The research has important implications for finding a potential cure for type 1 diabetes.
Researchers at the Medical University of South Carolina have received a $1.68 million grant from the National Institutes of Health (NIH) to study new ways to treat chronic pancreatitis, with the goal of gaining insight into potential cures for type 1 diabetes (T1D).
Hongjun Wang, PhD, will lead the team to study ways to increase the survival of islet grafts following transplant surgery. These procedures involve a cluster of islet cells placed in the pancreas to produce insulin.
Wang’s lab previously conducted a pilot study that examined the effects of the liver protein alpha 1 anti-trypsin (AAT) in mice, who received islet tranplants of human cells from cadavers. After the procedures, the AAT improved liver function and prevented the mice from getting diabetes.
The 5-year NIH grant will involve infusing AAT into patients who have had their pancreas removed on a weekly basis for 1 month. Researchers hope to see whether human patients gain the protective effectives from diabetes seen in the mouse model, and they also hope to increase their understanding of how the AAT functions.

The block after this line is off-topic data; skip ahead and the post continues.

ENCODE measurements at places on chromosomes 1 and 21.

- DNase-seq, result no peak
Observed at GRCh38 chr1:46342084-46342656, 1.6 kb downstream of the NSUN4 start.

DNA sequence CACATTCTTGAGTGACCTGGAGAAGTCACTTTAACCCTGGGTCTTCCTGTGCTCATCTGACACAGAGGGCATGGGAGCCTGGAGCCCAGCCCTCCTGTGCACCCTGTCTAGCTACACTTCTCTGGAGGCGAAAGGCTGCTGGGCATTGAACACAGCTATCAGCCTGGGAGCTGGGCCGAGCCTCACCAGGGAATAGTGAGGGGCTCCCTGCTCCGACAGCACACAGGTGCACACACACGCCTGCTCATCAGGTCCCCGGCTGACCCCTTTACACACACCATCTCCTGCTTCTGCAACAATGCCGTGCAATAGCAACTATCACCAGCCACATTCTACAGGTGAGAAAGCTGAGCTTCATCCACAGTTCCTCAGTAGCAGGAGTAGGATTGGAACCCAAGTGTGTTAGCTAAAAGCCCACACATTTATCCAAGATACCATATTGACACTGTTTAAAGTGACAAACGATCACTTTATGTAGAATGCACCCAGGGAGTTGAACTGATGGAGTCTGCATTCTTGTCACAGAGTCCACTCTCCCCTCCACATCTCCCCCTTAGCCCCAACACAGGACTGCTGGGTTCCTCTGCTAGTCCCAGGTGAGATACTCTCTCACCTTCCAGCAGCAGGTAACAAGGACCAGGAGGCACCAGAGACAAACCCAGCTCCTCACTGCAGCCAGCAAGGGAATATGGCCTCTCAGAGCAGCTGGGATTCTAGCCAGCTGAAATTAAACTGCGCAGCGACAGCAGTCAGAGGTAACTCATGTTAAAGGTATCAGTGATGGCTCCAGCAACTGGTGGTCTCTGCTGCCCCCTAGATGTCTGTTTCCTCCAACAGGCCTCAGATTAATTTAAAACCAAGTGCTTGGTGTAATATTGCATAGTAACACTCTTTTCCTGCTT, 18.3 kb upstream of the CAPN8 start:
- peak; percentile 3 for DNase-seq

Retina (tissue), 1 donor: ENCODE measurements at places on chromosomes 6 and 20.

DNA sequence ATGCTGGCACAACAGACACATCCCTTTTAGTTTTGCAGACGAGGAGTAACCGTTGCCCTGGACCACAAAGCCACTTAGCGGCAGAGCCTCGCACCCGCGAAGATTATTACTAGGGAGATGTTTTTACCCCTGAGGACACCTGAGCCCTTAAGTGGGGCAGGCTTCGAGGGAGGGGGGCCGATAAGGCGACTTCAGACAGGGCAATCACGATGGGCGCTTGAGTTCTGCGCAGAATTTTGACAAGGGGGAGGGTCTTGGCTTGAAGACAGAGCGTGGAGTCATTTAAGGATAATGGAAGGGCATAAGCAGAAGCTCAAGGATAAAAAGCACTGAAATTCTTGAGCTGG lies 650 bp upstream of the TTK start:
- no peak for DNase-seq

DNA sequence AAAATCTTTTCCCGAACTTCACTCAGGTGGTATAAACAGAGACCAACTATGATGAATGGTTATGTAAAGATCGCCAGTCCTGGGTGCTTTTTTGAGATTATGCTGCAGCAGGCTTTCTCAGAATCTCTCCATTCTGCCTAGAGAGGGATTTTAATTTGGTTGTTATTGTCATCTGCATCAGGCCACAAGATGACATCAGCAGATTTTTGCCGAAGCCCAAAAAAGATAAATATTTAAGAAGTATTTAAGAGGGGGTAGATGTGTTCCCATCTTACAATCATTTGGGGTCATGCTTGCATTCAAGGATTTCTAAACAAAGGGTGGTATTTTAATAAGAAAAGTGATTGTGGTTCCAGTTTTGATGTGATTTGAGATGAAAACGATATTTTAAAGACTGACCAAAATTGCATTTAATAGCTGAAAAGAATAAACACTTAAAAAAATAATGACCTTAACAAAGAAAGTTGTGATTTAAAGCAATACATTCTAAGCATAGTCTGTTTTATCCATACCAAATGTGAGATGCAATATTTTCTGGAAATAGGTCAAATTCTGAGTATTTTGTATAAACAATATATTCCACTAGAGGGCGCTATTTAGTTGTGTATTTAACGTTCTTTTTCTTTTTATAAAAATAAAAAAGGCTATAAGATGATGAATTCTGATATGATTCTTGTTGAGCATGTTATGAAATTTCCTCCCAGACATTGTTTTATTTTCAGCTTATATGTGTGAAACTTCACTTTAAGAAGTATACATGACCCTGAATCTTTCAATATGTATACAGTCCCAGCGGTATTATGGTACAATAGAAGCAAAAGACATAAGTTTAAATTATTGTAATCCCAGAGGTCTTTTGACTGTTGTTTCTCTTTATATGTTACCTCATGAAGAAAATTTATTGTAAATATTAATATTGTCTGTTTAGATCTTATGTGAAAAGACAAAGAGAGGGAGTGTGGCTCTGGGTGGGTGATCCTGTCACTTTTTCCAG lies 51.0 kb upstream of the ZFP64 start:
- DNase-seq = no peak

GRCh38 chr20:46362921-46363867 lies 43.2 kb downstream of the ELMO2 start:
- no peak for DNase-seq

AAT has been used to treat emphysema and is known to be safe, so if it is shown to be effective in preventing diabetes, its therapeutic potential is significant.
Chronic pancreatitis is a painful condition caused by inflammation of the gland that is responsible for excreting many enzymes that help people digest their food. The most important enzyme produced by the pancreas is insulin. Destruction of the pancreas or its function can happen in a variety of ways, from taking common drugs, too many triglycerides or too much alcohol. Once that occurs, surgical remove can be necessary, but that means all the islet cells are also removed, which leaves the patient a diabetic, with lifelong complications.